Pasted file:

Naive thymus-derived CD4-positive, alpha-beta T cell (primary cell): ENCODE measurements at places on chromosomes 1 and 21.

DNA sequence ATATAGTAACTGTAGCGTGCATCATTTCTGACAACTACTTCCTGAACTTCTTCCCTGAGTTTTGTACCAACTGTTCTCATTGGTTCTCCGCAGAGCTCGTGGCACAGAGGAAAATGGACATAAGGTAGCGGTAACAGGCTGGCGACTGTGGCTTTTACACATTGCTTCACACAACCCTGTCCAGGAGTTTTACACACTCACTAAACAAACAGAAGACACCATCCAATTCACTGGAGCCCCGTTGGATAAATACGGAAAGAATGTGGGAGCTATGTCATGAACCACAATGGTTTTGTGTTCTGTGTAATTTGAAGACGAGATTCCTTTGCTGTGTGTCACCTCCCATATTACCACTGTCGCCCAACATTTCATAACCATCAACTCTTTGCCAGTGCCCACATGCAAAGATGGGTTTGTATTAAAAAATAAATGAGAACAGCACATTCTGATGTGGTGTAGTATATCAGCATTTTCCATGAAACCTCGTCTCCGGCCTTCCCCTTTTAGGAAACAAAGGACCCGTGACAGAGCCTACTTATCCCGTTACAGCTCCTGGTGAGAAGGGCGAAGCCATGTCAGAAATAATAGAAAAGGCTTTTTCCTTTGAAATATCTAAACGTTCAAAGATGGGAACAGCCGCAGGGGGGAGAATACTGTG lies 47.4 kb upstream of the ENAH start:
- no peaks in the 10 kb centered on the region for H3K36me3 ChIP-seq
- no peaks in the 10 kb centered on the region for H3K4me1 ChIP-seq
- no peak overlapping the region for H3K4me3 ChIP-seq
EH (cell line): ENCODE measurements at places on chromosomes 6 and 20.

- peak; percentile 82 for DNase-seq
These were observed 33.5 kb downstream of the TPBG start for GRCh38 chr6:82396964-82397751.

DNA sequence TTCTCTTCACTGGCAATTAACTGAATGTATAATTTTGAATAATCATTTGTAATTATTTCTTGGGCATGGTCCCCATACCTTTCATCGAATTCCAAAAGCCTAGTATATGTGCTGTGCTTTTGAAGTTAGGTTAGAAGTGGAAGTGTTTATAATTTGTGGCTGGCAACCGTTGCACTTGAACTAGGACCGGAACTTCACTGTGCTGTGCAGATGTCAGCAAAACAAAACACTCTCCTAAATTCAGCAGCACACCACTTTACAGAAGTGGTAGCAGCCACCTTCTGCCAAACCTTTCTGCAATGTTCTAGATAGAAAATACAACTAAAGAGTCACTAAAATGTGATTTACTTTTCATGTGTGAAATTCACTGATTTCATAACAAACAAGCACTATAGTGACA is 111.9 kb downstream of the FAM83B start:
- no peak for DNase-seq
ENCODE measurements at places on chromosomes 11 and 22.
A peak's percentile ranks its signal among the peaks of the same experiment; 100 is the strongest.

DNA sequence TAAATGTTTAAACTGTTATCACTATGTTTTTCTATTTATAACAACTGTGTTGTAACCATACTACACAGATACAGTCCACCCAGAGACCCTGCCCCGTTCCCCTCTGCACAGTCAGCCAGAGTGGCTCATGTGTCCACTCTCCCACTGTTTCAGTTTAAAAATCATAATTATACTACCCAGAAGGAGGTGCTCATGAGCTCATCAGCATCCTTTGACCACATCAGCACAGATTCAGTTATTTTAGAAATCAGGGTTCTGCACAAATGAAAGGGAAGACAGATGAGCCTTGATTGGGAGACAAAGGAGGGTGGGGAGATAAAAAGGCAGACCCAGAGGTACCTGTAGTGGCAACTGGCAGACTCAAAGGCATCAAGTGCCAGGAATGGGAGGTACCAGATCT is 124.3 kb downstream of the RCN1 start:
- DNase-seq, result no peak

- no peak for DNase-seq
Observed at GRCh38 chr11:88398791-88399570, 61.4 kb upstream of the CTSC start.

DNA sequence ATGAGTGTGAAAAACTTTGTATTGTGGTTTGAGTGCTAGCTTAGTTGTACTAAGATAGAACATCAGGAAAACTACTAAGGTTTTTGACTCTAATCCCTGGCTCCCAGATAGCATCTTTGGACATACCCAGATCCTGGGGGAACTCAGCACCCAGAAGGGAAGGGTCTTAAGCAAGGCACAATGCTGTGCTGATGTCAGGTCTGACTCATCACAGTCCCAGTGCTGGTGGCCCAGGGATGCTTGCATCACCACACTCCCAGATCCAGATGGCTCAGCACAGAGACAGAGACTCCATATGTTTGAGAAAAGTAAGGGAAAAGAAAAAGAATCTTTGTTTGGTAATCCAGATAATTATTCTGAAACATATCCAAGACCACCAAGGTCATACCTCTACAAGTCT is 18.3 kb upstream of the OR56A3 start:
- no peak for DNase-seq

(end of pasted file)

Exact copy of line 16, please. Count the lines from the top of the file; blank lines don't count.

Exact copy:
Observed at GRCh38 chr11:88398791-88399570, 61.4 kb upstream of the CTSC start.